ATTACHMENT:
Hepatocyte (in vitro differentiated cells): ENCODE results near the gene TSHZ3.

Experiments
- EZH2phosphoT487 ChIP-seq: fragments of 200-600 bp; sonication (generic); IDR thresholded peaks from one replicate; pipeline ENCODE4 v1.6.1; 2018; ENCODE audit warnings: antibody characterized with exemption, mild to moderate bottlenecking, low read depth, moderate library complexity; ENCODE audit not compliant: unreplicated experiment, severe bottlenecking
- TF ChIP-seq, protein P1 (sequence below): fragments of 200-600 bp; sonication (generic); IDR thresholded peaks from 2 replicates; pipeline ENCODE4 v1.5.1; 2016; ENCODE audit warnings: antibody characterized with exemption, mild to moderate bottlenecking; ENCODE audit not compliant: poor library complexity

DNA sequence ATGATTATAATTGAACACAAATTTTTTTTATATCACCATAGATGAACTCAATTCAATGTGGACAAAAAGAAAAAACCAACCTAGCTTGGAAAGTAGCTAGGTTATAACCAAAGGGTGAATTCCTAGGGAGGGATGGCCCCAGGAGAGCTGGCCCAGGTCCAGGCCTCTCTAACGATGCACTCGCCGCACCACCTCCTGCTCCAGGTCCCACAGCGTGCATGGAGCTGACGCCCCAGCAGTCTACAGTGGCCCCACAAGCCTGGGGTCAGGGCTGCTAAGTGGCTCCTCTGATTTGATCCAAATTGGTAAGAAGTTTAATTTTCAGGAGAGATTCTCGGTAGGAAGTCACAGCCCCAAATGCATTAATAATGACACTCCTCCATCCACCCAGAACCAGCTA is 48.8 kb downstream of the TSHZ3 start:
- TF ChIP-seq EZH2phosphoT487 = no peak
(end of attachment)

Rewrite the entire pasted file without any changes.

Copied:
Hepatocyte (in vitro differentiated cells): ENCODE results near the gene TSHZ3.

Experiments
- EZH2phosphoT487 ChIP-seq: fragments of 200-600 bp; sonication (generic); IDR thresholded peaks from one replicate; pipeline ENCODE4 v1.6.1; 2018; ENCODE audit warnings: antibody characterized with exemption, mild to moderate bottlenecking, low read depth, moderate library complexity; ENCODE audit not compliant: unreplicated experiment, severe bottlenecking
- TF ChIP-seq, protein P1 (sequence below): fragments of 200-600 bp; sonication (generic); IDR thresholded peaks from 2 replicates; pipeline ENCODE4 v1.5.1; 2016; ENCODE audit warnings: antibody characterized with exemption, mild to moderate bottlenecking; ENCODE audit not compliant: poor library complexity

DNA sequence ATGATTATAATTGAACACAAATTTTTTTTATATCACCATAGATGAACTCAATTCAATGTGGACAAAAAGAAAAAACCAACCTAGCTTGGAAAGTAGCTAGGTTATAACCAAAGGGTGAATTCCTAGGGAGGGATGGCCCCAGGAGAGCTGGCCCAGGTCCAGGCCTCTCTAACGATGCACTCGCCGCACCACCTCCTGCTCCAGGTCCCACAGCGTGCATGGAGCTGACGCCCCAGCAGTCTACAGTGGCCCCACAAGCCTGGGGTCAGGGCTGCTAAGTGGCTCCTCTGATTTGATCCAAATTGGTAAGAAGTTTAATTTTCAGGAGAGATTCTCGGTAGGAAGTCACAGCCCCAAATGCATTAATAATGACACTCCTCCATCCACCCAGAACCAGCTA is 48.8 kb downstream of the TSHZ3 start:
- TF ChIP-seq EZH2phosphoT487 = no peak